Thomas Joiner’s Interpersonal Theory of Suicide (2005) is applicable to all age groups, but is particularly relevant when looking at the suicides of older adult males. He believes that there are three factors which must be present for an individual to die by suicide. The first of these is a lack of meaningful connections to others, and a strain on or loss of previously solid relationships. Joiner calls this Thwarted Belongingness. The second factor, Perceived Burdensomeness, involves a feeling on the part of the individual that he or she is a burden to the world. They feel that they not only fail to make meaningful contributions to society, but that they are also a potential liability. Taken together, according to this theory, these two perceptions produce the desire for suicide. The third variable, Acquired Capability for Suicide, involves the degree to which an individual is able to initiate a lethal suicide attempt. Joiner posited that, because a lethal or near-lethal suicide attempt is fearsome and often pain-inducing, habituation to the fear and pain is a prerequisite for serious suicidal behavior. Repeated exposure to painful events and behaviours – such as self-injury- may de-sensitize a person to the fearful idea of suicide, and make the suicidal act easier to carry out.
Joiner’s Interpersonal Theory of Suicide
Retrieved from http://www.ncbi.nlm.nih.gov/pmc/articles/PMC3130348/
Connections to both other individuals and to their surrounding community may serve to protect older men against the progressive development of suicidal behaviours when faced with stressful life circumstances. Connections and relationships that fulfill an individual’s need to feel like they belong – ones that create positive social interaction and the feeling that they are cared about – are especially strong protective factors (Conwell, et al., 2011).
John is a 68-year-old retired accountant. He lost his long-time wife Ruth the previous year. Since retirement, he has not kept in contact with former work colleagues and belongs to no clubs, has no hobbies, and does not attend church. He feels he is imposing when he asks his son for assistance in doing basic errands such as going shopping, as his ability to get around has been hindered due to ill health. He feels extremely lonely and depressed. He has, of late, been considering what methods of suicide might be the easiest, painless and most lethal.
Maybe it is fanciful to even imagine that an “outlier” community, let alone an entire society, free from the perils of mental illness, could ever develop. However, Malcolm Gladwell’s illustration of the power of social connectedness cannot be overstated.
Many men need to “get socially connected”. This is clearly evident from the continuing high numbers of suicide in both middle-aged and older men. The relative silence that this crisis receives in the mainstream media – and, sadly, in everyday conversation – echoes the silence of the suffering males themselves.
Many men need to “get socially connected”.
Establishing or re-establishing these connections is, of course, far from simple. A dramatic shift in thinking about what it means to be a man must occur and, with mass media and advertising providing the antithesis to this positive shift in every available bit of branded space, this is no small feat. A culture has to emerge where men are not only encouraged to seek help but applauded when they do so. We must see every individual’s effort – regardless of age or gender – to form relationships with others and make connections to their greater communities as a positive sign of strength as opposed to a negative sign of weakness.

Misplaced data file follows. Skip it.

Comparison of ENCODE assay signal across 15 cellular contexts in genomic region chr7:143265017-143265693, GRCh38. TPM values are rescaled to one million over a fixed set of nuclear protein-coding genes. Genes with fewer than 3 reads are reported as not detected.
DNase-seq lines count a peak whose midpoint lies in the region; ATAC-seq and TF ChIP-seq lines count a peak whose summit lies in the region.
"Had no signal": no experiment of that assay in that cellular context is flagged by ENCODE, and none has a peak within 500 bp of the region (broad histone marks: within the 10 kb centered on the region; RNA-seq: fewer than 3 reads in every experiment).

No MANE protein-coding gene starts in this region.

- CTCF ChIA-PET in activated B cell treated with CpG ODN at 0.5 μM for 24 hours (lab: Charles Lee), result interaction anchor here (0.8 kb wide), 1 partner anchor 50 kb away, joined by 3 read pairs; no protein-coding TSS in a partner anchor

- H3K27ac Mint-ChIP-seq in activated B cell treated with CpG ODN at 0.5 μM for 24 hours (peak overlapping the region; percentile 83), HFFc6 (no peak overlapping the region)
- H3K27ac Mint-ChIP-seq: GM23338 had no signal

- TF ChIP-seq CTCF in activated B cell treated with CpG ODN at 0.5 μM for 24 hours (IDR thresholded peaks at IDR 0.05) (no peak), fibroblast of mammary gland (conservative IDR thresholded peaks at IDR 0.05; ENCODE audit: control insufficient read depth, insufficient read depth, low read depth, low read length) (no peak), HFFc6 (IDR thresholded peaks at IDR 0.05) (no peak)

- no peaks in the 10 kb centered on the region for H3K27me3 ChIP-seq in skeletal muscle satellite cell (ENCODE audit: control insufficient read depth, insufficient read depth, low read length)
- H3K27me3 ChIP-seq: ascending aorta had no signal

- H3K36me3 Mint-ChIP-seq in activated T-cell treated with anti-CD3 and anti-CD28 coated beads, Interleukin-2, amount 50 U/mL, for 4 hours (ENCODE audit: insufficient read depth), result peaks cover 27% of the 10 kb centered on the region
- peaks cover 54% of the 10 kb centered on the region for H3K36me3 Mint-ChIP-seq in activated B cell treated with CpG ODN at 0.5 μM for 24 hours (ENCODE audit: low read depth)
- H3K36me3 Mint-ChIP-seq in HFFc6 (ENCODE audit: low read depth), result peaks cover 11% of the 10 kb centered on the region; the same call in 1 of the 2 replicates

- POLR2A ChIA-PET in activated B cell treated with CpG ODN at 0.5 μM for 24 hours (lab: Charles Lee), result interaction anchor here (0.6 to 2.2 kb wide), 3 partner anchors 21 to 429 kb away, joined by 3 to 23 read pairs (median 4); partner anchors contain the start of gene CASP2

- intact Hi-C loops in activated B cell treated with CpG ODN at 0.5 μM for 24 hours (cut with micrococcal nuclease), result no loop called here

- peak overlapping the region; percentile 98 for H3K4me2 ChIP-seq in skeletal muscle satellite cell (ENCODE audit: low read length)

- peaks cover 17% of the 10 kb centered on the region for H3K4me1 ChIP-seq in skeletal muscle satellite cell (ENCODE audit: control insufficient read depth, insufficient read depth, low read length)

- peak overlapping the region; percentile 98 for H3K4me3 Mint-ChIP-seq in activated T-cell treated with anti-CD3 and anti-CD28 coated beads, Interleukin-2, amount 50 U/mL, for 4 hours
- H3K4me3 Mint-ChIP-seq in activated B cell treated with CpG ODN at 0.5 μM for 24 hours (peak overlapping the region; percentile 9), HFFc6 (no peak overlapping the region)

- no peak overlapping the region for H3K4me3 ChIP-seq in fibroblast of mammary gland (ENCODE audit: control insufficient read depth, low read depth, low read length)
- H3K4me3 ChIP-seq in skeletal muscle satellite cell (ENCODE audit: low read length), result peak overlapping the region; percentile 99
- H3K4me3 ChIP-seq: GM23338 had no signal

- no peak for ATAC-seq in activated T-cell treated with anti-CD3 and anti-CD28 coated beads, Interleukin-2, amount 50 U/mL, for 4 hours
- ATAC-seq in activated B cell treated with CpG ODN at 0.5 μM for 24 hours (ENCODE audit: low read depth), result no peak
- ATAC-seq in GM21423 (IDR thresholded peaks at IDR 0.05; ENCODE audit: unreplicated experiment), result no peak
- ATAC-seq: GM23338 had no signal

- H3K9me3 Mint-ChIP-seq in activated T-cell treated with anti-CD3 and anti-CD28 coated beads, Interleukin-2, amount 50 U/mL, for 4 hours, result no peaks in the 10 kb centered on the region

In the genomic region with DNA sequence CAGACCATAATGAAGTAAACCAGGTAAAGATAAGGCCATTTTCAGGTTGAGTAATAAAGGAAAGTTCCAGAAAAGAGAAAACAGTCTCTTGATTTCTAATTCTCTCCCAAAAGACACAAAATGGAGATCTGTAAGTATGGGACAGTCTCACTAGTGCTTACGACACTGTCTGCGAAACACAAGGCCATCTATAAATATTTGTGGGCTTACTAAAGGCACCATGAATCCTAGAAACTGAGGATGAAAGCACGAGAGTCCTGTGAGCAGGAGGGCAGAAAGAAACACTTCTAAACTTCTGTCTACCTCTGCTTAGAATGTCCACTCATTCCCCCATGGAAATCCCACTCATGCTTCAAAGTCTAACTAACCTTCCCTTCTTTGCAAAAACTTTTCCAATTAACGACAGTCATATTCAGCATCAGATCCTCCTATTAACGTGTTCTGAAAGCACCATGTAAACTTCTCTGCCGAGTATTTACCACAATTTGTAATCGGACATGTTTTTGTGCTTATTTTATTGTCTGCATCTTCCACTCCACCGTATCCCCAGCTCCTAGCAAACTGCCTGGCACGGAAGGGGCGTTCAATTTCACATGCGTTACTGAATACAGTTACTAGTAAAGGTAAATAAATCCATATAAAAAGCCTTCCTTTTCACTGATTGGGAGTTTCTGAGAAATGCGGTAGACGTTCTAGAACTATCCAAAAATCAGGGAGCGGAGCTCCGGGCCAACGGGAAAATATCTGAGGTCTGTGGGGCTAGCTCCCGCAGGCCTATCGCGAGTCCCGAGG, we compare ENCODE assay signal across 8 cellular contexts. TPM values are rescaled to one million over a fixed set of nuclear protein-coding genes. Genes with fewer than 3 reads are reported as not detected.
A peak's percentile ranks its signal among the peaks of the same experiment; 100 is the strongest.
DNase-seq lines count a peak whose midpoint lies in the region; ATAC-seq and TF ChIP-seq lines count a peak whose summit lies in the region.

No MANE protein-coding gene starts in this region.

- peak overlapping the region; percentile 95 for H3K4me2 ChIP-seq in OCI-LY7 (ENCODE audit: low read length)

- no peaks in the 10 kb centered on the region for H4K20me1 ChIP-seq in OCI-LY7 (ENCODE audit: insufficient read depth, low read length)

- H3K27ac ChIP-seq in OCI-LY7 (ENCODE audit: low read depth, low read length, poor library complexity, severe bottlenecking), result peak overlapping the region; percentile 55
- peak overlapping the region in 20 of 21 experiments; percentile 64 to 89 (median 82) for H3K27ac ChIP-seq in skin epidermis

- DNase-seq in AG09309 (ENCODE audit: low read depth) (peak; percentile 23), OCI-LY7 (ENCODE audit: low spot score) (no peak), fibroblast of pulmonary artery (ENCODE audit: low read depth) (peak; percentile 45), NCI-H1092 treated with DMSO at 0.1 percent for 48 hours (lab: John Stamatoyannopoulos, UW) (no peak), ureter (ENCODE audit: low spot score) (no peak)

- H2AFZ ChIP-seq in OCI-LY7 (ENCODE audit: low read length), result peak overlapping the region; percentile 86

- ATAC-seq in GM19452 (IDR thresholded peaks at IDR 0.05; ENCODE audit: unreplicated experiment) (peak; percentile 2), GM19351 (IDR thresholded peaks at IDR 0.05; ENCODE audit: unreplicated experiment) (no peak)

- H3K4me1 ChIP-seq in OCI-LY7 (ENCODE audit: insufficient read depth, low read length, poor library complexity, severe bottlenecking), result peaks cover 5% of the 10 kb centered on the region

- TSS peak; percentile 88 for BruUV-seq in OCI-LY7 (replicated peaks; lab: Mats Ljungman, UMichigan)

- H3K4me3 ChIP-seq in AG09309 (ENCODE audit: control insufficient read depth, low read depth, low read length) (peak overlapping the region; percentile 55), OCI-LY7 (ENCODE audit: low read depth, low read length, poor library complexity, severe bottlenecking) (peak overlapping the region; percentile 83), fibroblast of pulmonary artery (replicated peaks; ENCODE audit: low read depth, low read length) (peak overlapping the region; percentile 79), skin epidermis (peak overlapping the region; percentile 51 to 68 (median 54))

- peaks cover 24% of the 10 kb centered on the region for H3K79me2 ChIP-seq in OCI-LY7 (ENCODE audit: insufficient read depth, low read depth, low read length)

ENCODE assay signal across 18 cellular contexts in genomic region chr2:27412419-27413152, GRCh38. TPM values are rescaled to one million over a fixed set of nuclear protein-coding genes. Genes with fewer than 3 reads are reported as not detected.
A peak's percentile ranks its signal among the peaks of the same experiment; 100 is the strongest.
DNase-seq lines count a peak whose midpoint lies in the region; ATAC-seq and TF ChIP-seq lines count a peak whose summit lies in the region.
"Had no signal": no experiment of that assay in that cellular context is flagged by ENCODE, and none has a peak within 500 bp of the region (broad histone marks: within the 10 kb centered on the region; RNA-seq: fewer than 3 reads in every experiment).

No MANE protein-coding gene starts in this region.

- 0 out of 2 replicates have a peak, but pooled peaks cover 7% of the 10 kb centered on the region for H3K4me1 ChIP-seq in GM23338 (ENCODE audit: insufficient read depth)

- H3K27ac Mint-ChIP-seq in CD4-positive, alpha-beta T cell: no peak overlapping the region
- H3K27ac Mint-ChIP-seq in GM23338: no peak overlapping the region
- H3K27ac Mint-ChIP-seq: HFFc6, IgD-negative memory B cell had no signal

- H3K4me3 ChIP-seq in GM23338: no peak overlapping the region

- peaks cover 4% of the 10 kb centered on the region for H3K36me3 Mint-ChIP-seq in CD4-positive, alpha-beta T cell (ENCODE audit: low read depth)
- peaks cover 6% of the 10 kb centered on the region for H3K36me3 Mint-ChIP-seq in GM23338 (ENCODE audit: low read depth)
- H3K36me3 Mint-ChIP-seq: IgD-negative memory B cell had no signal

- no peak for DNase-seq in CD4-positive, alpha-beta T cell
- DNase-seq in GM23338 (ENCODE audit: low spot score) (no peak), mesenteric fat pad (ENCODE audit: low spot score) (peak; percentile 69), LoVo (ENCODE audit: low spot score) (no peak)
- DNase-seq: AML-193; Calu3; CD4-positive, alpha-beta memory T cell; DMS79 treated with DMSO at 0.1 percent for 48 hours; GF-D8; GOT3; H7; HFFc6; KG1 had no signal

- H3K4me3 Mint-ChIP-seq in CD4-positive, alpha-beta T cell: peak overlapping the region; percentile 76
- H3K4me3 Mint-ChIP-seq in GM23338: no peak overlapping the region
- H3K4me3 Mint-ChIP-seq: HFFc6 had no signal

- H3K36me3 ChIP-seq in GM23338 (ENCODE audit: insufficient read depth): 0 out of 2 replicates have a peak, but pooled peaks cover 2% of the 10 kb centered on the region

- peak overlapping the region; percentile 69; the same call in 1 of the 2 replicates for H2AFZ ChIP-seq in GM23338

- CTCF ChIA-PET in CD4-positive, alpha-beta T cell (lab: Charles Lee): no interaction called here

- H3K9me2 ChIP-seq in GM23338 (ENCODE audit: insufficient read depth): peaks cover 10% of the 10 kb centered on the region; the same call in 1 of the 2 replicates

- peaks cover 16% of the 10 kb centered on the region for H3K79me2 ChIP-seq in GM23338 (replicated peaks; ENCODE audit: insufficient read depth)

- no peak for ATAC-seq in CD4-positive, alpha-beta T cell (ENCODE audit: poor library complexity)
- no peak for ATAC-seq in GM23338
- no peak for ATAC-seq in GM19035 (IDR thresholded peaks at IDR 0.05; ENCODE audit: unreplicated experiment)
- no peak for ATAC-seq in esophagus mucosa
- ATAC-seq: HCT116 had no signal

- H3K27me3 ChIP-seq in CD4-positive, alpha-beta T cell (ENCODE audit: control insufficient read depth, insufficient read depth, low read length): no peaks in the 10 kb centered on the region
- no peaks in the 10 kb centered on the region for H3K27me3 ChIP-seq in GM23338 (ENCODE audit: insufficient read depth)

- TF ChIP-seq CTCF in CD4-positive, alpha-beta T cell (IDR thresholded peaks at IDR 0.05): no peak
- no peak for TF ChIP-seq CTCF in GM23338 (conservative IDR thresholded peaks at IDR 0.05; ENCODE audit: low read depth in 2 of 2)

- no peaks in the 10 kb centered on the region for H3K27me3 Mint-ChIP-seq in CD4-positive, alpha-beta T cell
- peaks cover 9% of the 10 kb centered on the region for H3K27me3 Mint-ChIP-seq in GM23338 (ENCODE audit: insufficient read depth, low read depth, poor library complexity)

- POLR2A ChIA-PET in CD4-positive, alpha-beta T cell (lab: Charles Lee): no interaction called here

Men need to feel confident that they will not be humiliated or seen as vulnerable or needy when they share their feelings about stress, depression, or ideation of suicide. Starting this type of conversation should be seen as a responsible act from a man who is looking after himself.
Ultimately, we need to re-think these old, tired, and stereotypical views of men and support a culture which allows them the means, ability, and dignity to build the strong supports and connections needed to weather the stresses of life.
Alexander, B. (2008). The globalization of addition: A study in the poverty of the spirit. Oxford, UK: Oxford University Press
Center for Disease Control and Prevention (n.d.). Preventing suicide through connectedness. Retrieved from http://www.cdc.gov.violenceprevention/pdf/asap_suicide_issue3-a.pdf
Conwell, Y., et al. (2011). Suicide in older adults. Psychiatric Clinics of North America, 34(2), 451-468.
Durkheim, E. (2006). On suicide. (R. Buss, Trans.). New York: Penguin Books. (Original work published 1897).
Ferris, M. (2012). Social connectedness and health. Saint Paul, MN.: Wilder Research. Retrieved from www.bcbmnfoundation.org/system/asset/resource/pdf_file/5/Social_Connectedness_and_Health.pdf
Frankl, V. (2006). Man’s search for meaning. (I. Lasch, Trans.). Boston, MA.: Beacon Press. (Original work published 1959).
Gladwell, M. (2008). Outliers: The story of success. New York: Little, Brown and Company.
International Association for Suicide Prevention (IASP) and World Health Organization (WHO). (2014). Suicide Prevention: One world connected. Retrieved from http://iasp.info/wspd/pdf/2014/2014_wspd_brochure.pdf
Joiner, T. (2005). Why people die by suicide. Cambridge, MA.: Harvard University Press.
Joiner, T. (2011). Lonely at the top: The high cost of men’s success. New York: Palgrave Macmillan.
Ogrodniczuk, John S. and Oliffe, John L. (2011). Men and depression. Canadian Family Physician, 57(2), 153-155.
Substance Abuse and Mental Health Services Administration (SAMHSA) & Administration on Aging (AoA). Issue Brief 4: Preventing Suicide in Older Adults. Older Americans Behavioural Health. Retrieved from http://www.ncoa.org/improve-health/centre-for-healthy-aging/content-library/Older-Americans-Issue-Brief-4_Preventing-Suicide-_508_grayscale.pdf
Statistics Canada. (2011). Suicides and suicide rate, by sex and by age group (Both sexes rate). Retrieved from http://www.statcan.gc.ca/tables-tableaux/sum-som/l01/cst01/hlth66d-eng.htm